California Needs Equality When it Comes to Mental Health Care By Kimberly Chen Too few Californians have access to mental health care, and the problem exasperates inequities in the state. This is why a health equity focus is so important.

Following a Stroke, She Woke Up in Men’s Clothes: Why LGBTQ Seniors Deserve Equal Rights

Following a Stroke, She Woke Up in Men’s Clothes: Why LGBTQ Seniors Deserve Equal Rights By Rick Zbur After a lifetime of bullying by schoolmates, co-workers and society at large, some LGBTQ seniors are forced to share a room with homophobic or transphobic companions. Same-sex couples are sometimes separated. A bill currently making its way through the California legislature would do much to combat the lack of understanding or hostility confronting so many LGBTQ seniors in residential care. 

California Needs Palliative Care Standards, and This is a Start

California Needs Palliative Care Standards, and This is a Start In California, we need to begin creating and implementing standards for palliative care sooner rather than later, due in part to a new state law. SB 1004, approved by the California legislature in 2014, requires the state’s low-income health plan, Medi-Cal, to provide access to palliative care services.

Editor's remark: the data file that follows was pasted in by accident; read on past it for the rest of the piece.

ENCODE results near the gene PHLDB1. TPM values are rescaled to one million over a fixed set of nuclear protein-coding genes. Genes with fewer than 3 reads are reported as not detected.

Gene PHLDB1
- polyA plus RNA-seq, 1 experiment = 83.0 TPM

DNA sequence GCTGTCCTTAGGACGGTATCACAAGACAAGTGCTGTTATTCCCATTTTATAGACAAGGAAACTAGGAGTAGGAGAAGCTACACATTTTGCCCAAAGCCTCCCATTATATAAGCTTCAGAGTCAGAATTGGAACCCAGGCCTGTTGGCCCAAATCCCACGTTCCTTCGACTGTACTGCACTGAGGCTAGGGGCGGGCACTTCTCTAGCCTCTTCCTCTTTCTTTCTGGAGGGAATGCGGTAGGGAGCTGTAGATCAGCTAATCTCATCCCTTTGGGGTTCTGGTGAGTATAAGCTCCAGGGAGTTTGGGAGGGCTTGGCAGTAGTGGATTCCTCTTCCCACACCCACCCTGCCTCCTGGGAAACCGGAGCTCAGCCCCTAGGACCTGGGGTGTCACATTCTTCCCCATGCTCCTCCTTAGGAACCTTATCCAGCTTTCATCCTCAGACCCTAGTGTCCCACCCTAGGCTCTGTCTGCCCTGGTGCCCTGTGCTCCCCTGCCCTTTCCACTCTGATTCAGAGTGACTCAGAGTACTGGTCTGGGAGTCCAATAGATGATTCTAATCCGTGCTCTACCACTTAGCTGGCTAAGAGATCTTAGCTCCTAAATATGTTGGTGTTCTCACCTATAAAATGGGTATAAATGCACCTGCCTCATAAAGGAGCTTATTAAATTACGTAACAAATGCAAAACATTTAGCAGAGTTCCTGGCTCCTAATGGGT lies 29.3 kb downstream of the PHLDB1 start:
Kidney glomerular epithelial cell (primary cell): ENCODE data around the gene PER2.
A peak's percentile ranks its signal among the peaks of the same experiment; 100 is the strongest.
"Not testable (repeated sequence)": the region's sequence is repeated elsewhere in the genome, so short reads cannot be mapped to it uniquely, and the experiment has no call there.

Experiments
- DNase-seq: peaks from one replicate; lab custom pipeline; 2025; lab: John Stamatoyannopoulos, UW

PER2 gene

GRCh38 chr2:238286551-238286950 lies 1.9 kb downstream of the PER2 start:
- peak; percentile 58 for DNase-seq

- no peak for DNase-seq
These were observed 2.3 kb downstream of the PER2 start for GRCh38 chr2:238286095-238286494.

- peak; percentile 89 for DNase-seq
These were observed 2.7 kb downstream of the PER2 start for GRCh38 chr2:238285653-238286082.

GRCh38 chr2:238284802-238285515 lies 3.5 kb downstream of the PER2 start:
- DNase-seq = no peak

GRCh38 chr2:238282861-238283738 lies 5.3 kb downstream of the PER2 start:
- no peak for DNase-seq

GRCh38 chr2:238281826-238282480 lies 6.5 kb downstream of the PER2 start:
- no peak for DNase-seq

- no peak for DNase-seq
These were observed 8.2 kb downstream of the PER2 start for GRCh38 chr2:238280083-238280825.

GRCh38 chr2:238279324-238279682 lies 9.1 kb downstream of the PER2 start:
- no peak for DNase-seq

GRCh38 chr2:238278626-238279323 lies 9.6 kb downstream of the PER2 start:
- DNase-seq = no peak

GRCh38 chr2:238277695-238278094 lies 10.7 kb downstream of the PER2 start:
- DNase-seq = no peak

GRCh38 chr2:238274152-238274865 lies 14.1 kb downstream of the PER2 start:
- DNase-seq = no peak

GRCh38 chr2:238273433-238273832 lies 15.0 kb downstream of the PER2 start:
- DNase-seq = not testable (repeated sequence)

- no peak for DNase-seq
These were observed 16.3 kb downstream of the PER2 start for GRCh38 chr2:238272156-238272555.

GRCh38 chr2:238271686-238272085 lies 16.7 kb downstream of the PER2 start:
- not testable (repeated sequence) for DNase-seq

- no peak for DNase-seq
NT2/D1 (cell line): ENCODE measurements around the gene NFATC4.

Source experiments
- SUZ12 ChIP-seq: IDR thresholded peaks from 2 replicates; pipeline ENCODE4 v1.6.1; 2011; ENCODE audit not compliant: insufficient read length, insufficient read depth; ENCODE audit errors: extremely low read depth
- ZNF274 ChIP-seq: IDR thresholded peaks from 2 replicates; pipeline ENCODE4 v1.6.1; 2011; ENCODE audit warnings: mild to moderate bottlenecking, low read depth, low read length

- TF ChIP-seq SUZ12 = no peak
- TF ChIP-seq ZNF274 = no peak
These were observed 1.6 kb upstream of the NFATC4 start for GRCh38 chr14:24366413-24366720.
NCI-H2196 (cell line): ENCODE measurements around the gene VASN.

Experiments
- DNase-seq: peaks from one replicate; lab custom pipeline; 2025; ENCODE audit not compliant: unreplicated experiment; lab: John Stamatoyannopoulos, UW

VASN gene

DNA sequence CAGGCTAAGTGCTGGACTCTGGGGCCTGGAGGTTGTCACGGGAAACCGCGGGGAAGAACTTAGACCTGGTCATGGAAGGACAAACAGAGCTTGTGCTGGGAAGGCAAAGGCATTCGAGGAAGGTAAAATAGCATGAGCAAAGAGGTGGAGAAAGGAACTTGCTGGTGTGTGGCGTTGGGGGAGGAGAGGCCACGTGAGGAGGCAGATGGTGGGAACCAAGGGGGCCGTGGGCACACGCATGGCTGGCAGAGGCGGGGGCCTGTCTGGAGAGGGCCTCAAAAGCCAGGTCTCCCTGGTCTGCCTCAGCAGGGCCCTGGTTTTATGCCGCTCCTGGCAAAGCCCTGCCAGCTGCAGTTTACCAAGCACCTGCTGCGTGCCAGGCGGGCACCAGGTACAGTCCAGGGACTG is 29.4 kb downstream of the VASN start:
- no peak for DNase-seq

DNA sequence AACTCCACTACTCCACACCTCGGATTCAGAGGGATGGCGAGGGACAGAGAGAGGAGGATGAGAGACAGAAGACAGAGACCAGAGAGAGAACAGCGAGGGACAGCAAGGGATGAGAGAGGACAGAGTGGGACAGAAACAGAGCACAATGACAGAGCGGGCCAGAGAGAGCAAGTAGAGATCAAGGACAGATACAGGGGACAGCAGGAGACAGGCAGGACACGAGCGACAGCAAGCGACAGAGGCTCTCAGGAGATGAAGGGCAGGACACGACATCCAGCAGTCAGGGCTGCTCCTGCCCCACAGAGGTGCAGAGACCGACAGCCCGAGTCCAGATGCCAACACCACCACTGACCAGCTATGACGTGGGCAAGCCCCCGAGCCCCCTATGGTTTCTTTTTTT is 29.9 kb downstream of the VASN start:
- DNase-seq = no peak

Pull All Your Teeth or Go Into Debt: The Dismal Dental Choices Older Adults Are Faced With

Pull All Your Teeth or Go Into Debt: The Dismal Dental Choices Older Adults Are Faced With By Amber Christ Low-income older Californians often must choose between going into debt or having all their teeth pulled so that Denti-Cal will cover the cost of their dentures. The state health program doesn't cover partial dentures. Whether benefits are improved will depend on whether the governor and legislature come to an agreement to do so before the budget is signed in mid-June.

Do No Harm: Why Bail Reform Matters to A Physician

Do No Harm: Why Bail Reform Matters to A Physician By Lello Tesema Each year, an estimated 1,000 people die while incarcerated in local jails, and a majority are being held pre-trial.